Tom Daxon, a former Okalahoma state auditor, was listening to Paul Simon's "50 Ways to Leave Your Lover" and was inspired - not to break up with someone - but rather to construct a list of 50 ideas to tackle Oklahoma's budget shortfall. Not surprisingly, many of his ideas could be applied to all state budget shortfalls. He points out that part of the problem in Oklahoma is the heavy reliance on federal money, which is also a major problem in almost every other state.
In 1981, Oklahoma funded 28 percent of state expenditures with federal dollars. By 2009, that had increased to 40 percent and is doubtless higher in the current year due to added federal stimulus money.
The obvious issue here is that the federal government is broke too, so this ever-increasing dependence on federal dollars is only going to make the eventual corrections more painful. It's a shame that politicians do not, or will not, understand this. Daxon's solutions range from requiring public employees to contribute small amounts to their own health care costs (as we in the private sector must) to eliminating funding for the public television station and the Arts Council (suggesting funds come from donations instead) to using private veterinarians to certify that cattle are healthy enough for sale.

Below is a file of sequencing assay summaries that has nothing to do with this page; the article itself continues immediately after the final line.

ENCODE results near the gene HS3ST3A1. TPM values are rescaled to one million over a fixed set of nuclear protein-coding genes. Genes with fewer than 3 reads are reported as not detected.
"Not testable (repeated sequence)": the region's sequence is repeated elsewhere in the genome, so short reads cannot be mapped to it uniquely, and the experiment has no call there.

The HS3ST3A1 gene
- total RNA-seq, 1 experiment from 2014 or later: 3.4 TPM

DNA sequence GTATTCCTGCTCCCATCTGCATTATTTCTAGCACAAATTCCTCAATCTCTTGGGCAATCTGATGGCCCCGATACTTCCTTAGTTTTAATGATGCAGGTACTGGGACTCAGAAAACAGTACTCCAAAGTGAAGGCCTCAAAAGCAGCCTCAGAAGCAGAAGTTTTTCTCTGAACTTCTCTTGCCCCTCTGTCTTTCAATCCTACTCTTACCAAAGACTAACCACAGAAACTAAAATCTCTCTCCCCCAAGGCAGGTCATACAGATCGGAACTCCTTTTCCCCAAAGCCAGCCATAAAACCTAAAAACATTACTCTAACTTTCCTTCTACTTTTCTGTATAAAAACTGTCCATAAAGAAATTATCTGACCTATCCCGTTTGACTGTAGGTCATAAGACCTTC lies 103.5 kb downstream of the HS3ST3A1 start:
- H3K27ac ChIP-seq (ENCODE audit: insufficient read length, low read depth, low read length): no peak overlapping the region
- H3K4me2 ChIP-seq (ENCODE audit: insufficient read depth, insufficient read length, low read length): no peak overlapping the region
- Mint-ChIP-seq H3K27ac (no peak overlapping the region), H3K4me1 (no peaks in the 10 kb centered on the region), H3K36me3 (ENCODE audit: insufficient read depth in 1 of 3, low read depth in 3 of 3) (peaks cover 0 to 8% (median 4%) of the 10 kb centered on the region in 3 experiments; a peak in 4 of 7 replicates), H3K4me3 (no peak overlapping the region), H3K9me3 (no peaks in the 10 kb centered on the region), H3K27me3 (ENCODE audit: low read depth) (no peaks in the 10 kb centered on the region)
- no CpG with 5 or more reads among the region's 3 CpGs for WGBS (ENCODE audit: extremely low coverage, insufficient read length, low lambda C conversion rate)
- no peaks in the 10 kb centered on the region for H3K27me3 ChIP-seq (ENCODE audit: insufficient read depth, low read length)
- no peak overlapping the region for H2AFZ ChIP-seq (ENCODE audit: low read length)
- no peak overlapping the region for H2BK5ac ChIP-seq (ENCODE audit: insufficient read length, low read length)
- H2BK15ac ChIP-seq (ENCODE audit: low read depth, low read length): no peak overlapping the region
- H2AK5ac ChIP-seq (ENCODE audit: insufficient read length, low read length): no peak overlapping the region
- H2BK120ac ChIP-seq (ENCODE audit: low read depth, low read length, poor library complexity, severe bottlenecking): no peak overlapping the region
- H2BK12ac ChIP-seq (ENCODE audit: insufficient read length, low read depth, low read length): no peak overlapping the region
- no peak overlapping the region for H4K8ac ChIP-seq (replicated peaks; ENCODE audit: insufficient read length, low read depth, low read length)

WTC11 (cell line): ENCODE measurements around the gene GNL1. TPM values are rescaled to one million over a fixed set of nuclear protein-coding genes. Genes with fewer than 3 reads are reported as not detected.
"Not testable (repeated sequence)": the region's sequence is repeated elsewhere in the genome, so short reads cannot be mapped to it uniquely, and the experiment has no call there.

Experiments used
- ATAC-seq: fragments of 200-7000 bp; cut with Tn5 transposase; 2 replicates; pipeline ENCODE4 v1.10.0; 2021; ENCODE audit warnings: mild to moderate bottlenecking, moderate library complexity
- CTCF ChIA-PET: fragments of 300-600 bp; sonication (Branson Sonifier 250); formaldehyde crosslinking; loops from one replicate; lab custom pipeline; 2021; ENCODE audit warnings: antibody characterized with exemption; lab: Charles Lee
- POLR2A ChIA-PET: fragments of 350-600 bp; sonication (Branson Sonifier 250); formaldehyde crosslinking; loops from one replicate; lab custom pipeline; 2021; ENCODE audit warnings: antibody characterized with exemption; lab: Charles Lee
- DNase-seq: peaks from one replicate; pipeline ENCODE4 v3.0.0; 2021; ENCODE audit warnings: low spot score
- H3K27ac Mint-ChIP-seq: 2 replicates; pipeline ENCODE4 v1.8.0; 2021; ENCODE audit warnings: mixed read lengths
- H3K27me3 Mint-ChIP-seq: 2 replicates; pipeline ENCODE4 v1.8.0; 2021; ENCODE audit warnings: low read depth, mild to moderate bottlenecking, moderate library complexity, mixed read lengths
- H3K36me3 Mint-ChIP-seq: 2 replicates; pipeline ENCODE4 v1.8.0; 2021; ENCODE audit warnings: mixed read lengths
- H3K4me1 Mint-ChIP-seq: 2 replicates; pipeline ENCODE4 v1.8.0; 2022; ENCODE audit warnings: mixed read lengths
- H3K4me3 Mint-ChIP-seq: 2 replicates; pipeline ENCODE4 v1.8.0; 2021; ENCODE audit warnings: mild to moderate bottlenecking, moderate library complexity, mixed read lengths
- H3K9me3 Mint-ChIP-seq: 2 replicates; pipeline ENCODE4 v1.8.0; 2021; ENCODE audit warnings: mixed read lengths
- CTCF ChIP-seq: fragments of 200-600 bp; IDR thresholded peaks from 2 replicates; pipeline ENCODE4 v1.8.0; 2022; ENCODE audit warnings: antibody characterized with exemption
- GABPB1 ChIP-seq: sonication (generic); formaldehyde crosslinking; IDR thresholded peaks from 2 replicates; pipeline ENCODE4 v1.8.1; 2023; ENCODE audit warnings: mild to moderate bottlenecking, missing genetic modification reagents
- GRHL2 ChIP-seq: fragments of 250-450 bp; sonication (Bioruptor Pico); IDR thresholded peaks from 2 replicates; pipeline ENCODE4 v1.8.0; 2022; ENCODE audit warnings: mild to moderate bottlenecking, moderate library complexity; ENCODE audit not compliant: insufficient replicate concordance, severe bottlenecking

He acknowledges that even implementing all 50 ideas will not be enough. Our state governments will have to fundamentally change their understanding of funding and budgeting.
Government budgeting is often referred to as "cutting up the pie," and agencies tend to think of having their own share of that pie. We must relentlessly challenge that mentality. Each agency should get as much as it needs to achieve the goals the governor and legislature set before it-and no more.
He is referring to Reality Based Budgeting, something that Stage Budget Solutions supports fully. Daxon also touches on a possible reason underlying the failure of both state governments and the federal government to operate within realistic budgets, and how we, not the politicians, are really to blame.
Perhaps we ourselves have become overly fond of socialist programs. We travel on government roads and occasionally government trains. We send our kids to government schools and attend government colleges. More of us are getting our health care through government-funded programs and even at government-run facilities from government employees.
Are we getting too comfortable in a potentially destructive relationship?
Daxon is correct in the assertion that most Americans have become accustomed to government providing too many services. This high level of comfortability then breeds a complacency that results in a lack of knowledge and understanding about how those services are provided and how much they cost. The majority of Americans are naturally very concerned with national affairs, but to the detriment of state issues, and specifically state budget issues.
However, that tide can change, and Daxon's list of 50 ways to leave the debt behind is a great place to start.